Kripke and the Ship of Theseus – a question

I wonder if someone can help me with the following question…

As I understand it, what is required for the historical-causal account of names, is that at some time there to be a causal relation between the thing being named (some particular X) and the baptizer B. That is a requirement for there to be possibility for B to name X, to give it name, e.g. ‘X’. From that moment we can speak about ‘X’ referring to X and that through causal chain the usage of the name can get to other users of the name, each of which will mean X by ‘X’.

But, let’s say that X is the ship of Theseus. (That is the sheep on which the old planks were took away as they decayed, and new planks put in their place, so that in the end all planks were changed).

I guess that the causal relation can be only between physical things, so that there was a causal relation between the original planks and let’s say the baptizer who baptized it. But if ‘X’ is to stand for X only if the baptizer was in causal relation with X, it can’t be that ‘X’ can stand for the ship as it is after changing all the planks, as none of those parts was in a causal relation with the baptizer.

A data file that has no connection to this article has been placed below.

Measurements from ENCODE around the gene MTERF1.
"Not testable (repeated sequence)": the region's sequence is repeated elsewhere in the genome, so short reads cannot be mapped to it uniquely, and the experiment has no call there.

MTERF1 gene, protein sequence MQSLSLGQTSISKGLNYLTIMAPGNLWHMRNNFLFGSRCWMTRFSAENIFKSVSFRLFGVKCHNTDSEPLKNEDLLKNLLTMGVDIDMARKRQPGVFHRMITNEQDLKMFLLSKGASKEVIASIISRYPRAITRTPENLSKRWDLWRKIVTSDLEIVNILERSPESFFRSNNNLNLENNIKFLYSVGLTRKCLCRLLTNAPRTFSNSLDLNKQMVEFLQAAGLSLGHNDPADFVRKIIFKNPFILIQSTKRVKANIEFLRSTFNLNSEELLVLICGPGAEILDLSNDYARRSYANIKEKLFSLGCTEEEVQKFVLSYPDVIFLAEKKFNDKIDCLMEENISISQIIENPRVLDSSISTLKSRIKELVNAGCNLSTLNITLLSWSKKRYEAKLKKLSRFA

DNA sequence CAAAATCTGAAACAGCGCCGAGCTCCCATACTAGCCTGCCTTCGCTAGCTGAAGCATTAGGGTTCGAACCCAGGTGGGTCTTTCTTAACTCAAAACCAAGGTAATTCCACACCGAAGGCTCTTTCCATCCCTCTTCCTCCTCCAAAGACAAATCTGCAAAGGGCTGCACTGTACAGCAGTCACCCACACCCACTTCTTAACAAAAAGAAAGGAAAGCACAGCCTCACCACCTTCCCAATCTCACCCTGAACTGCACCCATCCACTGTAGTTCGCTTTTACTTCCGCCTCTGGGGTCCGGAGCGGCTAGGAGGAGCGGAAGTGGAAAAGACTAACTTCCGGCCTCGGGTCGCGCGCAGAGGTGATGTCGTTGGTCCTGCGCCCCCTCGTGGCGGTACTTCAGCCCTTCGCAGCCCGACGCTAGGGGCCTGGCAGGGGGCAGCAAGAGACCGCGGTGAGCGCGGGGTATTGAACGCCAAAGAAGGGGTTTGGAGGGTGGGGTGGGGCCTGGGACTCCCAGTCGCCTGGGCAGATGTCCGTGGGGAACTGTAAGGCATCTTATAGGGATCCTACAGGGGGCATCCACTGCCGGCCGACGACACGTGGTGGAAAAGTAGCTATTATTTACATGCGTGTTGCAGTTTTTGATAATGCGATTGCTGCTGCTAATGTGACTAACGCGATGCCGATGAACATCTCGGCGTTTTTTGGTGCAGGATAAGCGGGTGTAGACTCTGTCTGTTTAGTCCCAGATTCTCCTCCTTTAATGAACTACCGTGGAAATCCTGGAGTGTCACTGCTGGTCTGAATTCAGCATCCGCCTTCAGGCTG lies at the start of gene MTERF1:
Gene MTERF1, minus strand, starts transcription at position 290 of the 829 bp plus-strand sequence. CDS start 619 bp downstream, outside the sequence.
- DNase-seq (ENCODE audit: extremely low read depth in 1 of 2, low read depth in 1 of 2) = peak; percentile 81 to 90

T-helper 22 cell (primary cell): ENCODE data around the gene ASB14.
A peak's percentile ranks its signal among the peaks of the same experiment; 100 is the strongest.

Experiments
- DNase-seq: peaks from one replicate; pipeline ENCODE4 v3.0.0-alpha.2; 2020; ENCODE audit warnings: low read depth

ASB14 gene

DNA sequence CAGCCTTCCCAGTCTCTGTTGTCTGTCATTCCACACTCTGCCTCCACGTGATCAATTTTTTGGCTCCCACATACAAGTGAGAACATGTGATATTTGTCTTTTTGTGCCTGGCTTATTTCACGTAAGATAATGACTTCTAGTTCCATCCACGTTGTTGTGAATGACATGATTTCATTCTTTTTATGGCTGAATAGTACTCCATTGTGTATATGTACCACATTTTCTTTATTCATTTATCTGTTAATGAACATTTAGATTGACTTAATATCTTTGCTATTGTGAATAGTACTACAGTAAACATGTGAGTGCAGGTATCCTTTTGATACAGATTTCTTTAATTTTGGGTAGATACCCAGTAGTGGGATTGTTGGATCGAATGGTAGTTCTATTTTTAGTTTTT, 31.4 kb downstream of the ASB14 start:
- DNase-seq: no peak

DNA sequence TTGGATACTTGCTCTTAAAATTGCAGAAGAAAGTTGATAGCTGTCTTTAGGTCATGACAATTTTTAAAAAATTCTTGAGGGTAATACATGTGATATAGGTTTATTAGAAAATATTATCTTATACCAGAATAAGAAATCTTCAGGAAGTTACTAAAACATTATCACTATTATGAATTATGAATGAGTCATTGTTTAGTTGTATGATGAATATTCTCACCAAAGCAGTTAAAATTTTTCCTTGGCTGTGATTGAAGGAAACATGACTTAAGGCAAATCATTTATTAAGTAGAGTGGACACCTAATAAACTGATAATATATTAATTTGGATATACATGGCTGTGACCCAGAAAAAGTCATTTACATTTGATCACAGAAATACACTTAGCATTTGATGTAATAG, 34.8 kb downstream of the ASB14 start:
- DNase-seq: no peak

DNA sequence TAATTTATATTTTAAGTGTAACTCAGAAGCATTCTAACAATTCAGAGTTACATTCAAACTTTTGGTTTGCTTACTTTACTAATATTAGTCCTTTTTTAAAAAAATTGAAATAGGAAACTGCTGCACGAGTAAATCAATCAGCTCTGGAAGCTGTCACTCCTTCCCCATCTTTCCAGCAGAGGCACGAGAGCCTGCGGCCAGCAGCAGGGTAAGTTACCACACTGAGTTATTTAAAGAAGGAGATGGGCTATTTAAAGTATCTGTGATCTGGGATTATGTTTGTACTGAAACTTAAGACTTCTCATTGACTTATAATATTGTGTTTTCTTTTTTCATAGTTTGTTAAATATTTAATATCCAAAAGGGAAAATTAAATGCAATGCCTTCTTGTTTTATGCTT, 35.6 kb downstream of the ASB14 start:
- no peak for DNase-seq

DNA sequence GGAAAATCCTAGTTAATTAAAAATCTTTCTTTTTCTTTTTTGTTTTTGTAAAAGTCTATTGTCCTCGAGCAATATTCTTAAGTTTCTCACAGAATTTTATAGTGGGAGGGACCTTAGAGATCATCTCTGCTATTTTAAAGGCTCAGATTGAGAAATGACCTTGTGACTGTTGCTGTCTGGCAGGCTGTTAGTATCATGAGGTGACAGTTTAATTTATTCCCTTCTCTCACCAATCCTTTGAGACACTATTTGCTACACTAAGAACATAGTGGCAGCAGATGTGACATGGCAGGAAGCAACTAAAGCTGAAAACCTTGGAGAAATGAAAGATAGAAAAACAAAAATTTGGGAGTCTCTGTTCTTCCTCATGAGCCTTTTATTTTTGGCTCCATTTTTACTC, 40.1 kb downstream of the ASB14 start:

How do defenders of historical-causal account deal with this?

Connected posts:Unity of Consciousness, Ontology and Reference

One thought on “Kripke and the Ship of Theseus – a question

  1. There are a couple of things that could be said about this. Kripke himself has sometimes said that as long as the change is slow enough it won’t really matter and Devitt has picked up on this and eloborates it. His idea is that the name ‘ship of Theseus’ would be ambiguous as between the many stages of the ship. It will come to designate both the old ship and the new ship, and in between it will partially designate both…

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